# 1- Jesus: The Zealous House-Cleaner
Sermon (Lectionary) by Martin Manuel from John 2:13-22
Today is the third Sunday of Lent. In church history, Lent was a time when people prepared to be baptized on Easter Sunday. It was also a time when believers who had drifted away from God were encouraged to examine their lives and be restored to genuine discipleship. For many Christians today, Lent is a time of introspection that includes fasting—giving up something to seek after God. It’s a time of cleansing and renewal, looking forward to Easter. Our Church Administration team in Glendora has prepared a Lenten sermon series for pastor’s to draw from this spring.
John Wesley made this statement in one of his sermons: “Cleanliness is next to godliness.” Though not in the Bible his statement has been embraced by many as a principle for godly living. Spring cleaning hasn’t quite begun in the snowy North, but our Spring has Sprung, so I have a question for you today: Is your house clean? Even the most scrupulous among us will admit that our homes get dirty quickly and are not easy to clean. Some may be able to hire a house-cleaner, but the responsibility for a home’s cleanliness still lies with its owner! Sometimes we become so accustomed to the clutter that we don’t see it as a problem.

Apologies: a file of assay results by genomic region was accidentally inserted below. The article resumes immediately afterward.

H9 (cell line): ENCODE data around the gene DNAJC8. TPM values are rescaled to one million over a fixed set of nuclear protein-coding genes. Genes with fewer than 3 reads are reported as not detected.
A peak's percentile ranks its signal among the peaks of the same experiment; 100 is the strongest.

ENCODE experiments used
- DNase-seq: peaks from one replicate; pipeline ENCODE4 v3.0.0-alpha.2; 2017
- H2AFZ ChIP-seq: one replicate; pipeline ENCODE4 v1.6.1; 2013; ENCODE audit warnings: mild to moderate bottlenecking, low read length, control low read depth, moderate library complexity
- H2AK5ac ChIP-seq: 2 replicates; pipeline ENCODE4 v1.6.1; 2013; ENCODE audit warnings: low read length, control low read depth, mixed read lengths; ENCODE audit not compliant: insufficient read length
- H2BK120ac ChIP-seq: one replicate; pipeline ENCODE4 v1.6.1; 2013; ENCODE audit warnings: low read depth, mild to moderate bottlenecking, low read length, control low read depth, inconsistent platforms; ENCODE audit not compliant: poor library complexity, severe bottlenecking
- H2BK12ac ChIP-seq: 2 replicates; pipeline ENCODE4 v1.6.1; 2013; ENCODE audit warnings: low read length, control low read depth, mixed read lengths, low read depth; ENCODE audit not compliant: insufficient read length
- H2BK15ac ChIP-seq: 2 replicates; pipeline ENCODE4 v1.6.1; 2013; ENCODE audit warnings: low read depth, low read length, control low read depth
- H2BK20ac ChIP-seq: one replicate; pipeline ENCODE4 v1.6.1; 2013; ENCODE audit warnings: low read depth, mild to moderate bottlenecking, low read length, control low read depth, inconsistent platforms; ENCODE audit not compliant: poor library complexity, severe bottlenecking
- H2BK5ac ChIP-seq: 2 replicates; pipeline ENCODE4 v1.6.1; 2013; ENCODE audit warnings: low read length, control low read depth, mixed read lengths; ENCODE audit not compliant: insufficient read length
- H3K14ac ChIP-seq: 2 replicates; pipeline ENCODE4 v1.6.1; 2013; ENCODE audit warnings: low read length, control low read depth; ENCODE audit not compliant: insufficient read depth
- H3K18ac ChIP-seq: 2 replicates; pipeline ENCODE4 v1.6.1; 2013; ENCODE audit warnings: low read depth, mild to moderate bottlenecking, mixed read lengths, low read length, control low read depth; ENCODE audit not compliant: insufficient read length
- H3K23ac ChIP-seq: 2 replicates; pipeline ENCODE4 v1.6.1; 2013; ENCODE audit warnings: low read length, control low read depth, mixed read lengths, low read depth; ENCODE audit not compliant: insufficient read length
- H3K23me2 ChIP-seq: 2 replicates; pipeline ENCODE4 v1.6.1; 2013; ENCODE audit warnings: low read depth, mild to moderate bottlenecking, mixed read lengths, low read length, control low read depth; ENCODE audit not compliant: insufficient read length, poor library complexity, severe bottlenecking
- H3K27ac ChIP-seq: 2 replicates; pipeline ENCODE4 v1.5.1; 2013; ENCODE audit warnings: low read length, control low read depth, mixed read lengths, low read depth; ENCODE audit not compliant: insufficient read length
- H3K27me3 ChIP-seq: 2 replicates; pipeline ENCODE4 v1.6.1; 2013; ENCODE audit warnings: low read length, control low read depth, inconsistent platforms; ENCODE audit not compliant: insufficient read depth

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The Parables of Jesus
10 Sleepy Bridesmaids – Response & Responsibility Matt 25:1-13
January 28th, 2018 Steve Schantz